We will now evaluate the effects of the reform in view of the spelling system and from the perspective of Dutch readers and writers. Are the basic characteristics of the Dutch spelling system still in sync with the principles that constitute the foundation of Dutch orthography according to De Vries and Te Winkel? Has the spelling been simplified? And has the spelling reform provided the full coverage and explicitness it set out to achieve?
4.1 The spelling principles
A natural starting point for the evaluation are the basic spelling principles of Dutch. These were first formulated by Te Winkel (1863, 1865) and adapted in the spelling dictionary De Vries & Te Winkel (1866). These principles are generally known as the Phonological Principle, the Morphological Principle, and the Etymological Principle. From 1866 until 2005, these formed the basis for modern Dutch spelling, notwithstanding the amendments of 1947, 1954 and 1995 (Nunn 1998:3). Even though the spelling law of 2005 is no longer formally based on the principles by De Vries and Te Winkel, the new dictionary contains statements which may be considered to be instances of them.25
The first and most prominent principle is the Phonological Principle. Its old and new formulations are as follows:
The Phonological Principle
Represent by means of letters all the constituent parts that are heard in a word when it is pronounced correctly by civilized people. Choose the closest match of letters in case the correct pronunciation cannot be expressed. (Te Winkel 1865:43)
A word is spelled with the sounds heard in the standard pronunciation of that word. (GB2005:16)
The formulation of this principle has been changed between 1865 and 2005, but not its meaning. Also, it continues to be obeyed in almost all cases. A few changes, however, result in written words that do no longer accurately describe the pronunciation.
Diminutives of French loan words in a silent t are a case in point.The former spelling contained colbert – colbertje – col.bert.je, depot – depootje – de.pot.tje, and biscuit – biscuittje – bis.cuit.tje. The basic words are pronounced without the final t. The diminutive forms are in accordance with the pronunciation, but one of the hyphenated forms, colbert.je, wrongly suggests that the t is not pronounced. The new spelling changed depootje → depotje and biscuittje → biscuitje, with the hyphenated forms de.pot.je and bis.cuit.je. These also suggest that the third syllable is pronounced without a t. Moreover, the new form depotje suggests that [ɔ] is pronounced rather than [o].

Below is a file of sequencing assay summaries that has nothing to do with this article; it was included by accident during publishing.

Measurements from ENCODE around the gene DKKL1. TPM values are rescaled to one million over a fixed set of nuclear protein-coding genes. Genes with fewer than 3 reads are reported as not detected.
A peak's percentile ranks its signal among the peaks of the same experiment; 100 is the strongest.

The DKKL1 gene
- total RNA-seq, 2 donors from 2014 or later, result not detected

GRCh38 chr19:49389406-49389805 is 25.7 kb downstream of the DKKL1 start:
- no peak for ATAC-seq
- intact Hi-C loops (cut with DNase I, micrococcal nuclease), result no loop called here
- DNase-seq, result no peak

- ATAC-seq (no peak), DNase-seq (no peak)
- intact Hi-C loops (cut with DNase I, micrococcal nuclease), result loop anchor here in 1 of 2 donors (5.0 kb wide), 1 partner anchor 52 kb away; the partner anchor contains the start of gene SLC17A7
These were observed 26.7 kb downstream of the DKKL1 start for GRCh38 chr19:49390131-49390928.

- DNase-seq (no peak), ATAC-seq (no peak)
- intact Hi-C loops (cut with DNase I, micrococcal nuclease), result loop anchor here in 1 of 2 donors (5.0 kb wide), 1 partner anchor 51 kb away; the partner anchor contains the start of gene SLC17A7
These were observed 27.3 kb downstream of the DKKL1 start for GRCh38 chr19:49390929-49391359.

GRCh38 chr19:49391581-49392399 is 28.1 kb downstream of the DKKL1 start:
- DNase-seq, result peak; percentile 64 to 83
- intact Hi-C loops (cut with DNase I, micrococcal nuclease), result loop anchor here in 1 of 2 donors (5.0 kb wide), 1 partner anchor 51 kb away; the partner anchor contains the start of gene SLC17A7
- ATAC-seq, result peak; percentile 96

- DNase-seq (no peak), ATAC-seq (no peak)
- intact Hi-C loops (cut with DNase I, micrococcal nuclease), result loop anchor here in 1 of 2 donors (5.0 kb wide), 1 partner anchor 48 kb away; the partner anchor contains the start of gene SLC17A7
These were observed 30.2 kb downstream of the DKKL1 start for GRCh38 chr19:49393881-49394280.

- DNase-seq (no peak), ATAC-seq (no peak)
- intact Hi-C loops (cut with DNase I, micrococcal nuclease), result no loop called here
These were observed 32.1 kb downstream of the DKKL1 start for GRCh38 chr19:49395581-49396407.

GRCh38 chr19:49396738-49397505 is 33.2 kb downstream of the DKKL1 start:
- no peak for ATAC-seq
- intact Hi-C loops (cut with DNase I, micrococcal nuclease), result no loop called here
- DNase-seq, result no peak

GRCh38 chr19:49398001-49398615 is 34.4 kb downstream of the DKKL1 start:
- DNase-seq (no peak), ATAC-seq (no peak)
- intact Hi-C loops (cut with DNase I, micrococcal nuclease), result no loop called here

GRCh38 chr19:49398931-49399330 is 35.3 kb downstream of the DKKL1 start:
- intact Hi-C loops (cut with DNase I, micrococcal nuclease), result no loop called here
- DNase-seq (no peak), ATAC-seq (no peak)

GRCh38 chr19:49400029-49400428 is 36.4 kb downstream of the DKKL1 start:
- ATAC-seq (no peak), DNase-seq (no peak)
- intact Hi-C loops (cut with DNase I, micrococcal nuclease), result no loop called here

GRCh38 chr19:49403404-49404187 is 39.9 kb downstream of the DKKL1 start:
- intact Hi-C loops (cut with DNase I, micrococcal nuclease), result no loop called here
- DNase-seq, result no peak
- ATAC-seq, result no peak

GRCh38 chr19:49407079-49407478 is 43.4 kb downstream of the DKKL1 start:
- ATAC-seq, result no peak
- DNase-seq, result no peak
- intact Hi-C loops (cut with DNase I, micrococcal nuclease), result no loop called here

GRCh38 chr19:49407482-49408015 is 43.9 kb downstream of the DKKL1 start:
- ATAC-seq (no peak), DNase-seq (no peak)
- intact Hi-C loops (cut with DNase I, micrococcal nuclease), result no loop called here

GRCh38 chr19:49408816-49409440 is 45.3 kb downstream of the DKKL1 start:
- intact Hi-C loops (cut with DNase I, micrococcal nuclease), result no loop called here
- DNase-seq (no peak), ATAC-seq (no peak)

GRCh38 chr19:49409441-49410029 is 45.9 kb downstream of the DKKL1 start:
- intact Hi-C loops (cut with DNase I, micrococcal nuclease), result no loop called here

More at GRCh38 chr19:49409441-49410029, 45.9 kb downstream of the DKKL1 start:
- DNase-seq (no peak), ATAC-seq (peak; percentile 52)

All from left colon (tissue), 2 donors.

Secondly, in some cases the spelling either corresponds to one of the possible pronunciations only, or suggests an incorrect pronunciation altogether. For instance, the word affiche ‘poster’ is pronounced with a final schwa, cf. Heemskerk & Zonneveld (2000). The diminutive form is therefore predicted to be affichetje, just like dame – dametje ‘lady – little lady’. However, only the diminutive afficheje is listed in the dictionary, which impliesthat affiche is pronounced with a silent vowel. If possible at all, afficheje should have been given next to the more normal form affichetje. Another example of this kind is formed by the pair girafje and giraffetje ‘little giraffe’. These spellings show that two variants exist, giraf and giraffe. One would therefore also expect two possible spellings for compounds with this word. However, both in 1995 and in 2005 only one variant has been chosen, and without further comments, the spelling changed from giraffehals into giraffenhals ‘giraffe neck’. This means that compounds are assumed to be formed from the variant giraf only (which has a plural form –en, not –s), and not from the variant giraffe which has two plural forms, giraffen and giraffes.
The second principle is called the Morphological Principle. We present both the original version of 1865 and the new, simplified one, which captures the essence of the principle, but with omissions:
The Morphological Principle